FIG. 5 is a flow diagram illustrating the platform initialization and session allocation process, according to an embodiment of the invention; and
FIG. 6 is a block diagram illustrating an embedded partition platform architecture, according to embodiments of the invention.
An embodiment of the present invention is a system and method relating to taking advantage of the multi-core technology, also known as manycore, for a platform having typically more than eight processing cores, in order to provide metered client usage for multiple clients. In the context of the description below, a core is to he understood as a processing unit in a processor on a single socket. For instance, a processor within a socket may have eight cores, or compute nodes within the processor. This is to be distinguished from multi-processor systems that have a single processor in a single socket. A platform may be both multi-processor and multi-core. For instance a muiti-processor platform may have four multi-core processors, each multi-core processor in a single socket. In a four socket platform, with each socket having a four-core processor, the effective number of processing units on the platform will be 16. Other business models for simultaneously enabling multiple clients secure access to the platform are described in alternative embodiments.
In at least one embodiment, the present invention is intended to use out-of-band communication with an administrator or administrative console to partition and assign cores and resources on the platform to multiple users, or clients. For instance, resources that may be assigned to different sessions or clients include: processing cores, memory and I/O devices. In an embodiment, different clients/sessions may be allocated a varying number of resources.
Reference in the specification to "one embodiment" or "an embodiment" of the present invention means that a particular feature, structure or characteristic described in connection with the embodiment is included in at least one embodiment of the present invention. Thus, the appearances of the phrase "in one embodiment" appearing in various places throughout the specification are not necessarily all referring to the same embodiment.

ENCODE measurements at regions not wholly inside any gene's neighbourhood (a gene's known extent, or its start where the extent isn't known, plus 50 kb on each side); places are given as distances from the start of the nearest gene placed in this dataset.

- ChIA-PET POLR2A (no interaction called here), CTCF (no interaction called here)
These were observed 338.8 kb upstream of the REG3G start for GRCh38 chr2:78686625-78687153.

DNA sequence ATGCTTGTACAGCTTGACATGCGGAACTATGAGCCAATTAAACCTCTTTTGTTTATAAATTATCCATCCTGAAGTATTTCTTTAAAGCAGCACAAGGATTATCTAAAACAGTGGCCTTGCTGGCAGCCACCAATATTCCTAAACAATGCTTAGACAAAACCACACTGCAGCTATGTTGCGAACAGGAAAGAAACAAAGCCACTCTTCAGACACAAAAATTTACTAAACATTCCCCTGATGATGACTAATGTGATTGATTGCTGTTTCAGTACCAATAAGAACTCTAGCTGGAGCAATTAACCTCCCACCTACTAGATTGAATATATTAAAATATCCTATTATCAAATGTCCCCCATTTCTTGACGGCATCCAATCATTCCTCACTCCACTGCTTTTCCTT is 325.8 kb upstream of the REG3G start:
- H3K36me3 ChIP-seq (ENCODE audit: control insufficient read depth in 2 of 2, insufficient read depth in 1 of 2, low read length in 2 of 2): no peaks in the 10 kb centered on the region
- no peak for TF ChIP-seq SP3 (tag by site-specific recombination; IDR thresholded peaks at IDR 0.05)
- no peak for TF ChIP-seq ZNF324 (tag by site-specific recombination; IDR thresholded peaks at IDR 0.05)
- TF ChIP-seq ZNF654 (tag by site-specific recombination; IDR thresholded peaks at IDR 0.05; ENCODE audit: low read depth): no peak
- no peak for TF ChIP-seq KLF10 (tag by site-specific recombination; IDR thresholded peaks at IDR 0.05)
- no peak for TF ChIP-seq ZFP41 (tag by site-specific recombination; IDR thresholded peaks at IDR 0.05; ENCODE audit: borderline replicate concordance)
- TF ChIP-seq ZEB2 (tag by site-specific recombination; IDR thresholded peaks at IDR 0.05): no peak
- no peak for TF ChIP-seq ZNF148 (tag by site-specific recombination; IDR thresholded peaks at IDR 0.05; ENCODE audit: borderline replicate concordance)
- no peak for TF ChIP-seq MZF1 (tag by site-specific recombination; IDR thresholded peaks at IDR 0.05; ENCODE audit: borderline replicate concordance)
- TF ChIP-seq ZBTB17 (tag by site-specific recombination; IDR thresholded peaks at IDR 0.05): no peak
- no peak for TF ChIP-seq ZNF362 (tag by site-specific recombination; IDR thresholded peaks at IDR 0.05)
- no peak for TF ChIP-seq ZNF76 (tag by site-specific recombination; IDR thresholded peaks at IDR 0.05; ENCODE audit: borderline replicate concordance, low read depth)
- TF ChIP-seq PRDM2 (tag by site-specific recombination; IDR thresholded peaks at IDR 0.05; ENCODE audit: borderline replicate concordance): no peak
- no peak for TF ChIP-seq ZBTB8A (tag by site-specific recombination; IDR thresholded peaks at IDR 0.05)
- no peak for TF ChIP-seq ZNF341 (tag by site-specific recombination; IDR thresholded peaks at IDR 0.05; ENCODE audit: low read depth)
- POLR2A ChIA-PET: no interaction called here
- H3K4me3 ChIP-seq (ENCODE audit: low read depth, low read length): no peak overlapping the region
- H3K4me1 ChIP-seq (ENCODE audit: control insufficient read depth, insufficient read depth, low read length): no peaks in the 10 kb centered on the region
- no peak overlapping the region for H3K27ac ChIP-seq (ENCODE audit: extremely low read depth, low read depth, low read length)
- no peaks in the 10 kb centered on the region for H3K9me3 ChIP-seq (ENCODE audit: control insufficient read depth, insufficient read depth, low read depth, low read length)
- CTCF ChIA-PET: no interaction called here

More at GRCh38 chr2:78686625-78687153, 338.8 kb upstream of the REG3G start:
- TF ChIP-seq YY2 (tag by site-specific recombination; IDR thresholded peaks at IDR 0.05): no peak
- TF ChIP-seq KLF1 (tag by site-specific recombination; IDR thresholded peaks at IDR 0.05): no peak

For purposes of explanation, specific configurations and details are set forth in order to provide a thorough understanding of the present invention. However, it will be apparent to one of ordinary skill in the art that embodiments of the present invention may be practiced without the specific details presented herein. Furthermore, well-known features may be omitted or simplified in order not to obscure the present invention. Various examples may be given throughout this description. These are merely descriptions of specific embodiments of the invention. The scope of the invention is not limited to the examples given.
A metered computing environment in emerging markets, for instance, those that have embraced the Internet Cafe model, may have centrally-located service support of clients with multi-core capabilities, such as available from Intel Corporation. Several platforms with manycore technology are either planned or will be deployed in the future to better take advantage of embodiments of the present invention. Specifically, embodiments of the invention having many core-based CPU sockets, as available from Intel Corp., may host a series of clients in an Internet Cafe (Icafe) and optional usage time metering. Another time metering application is available using Microsoft® FlexGo software. More information about this type of metering may be found on the public Internet at URL www*Microsoft*com/whdc/payasyougo/. Note that periods have been replaced with asterisks in URLs in this document to prevent inadvertent hyperlinks.
Embodiments of the invention allocate system sources on demand, to different client sessions. In existing systems, IBM System i® Capacity on Demand uses a method by which inactive processing power may be activated, on demand, by a system administrator. Specifically, a platform is shipped with some compute power in a deactivated state. When the platform owner decides that additional capacity is required, the owner pays the vendor for some incremental increase in capacity, up to and including all that is available on the platform. The vendor sends the administrator/owner an authorization code and the administrator enters the code to activate the additional capacity. A reboot may typically be required to activate the additional capacity. However, this method does not allocate previously activated individual cores and network resources to different clients for metered processing, on the fly. Further, embodiments of the present invention may allocate and reallocate cores and other resources, dynamically. More information about IBM System i® Capacity on Demand may be found on the public Internet at URL www-03*ibm*com/systems/i/hardware/cod/index.html.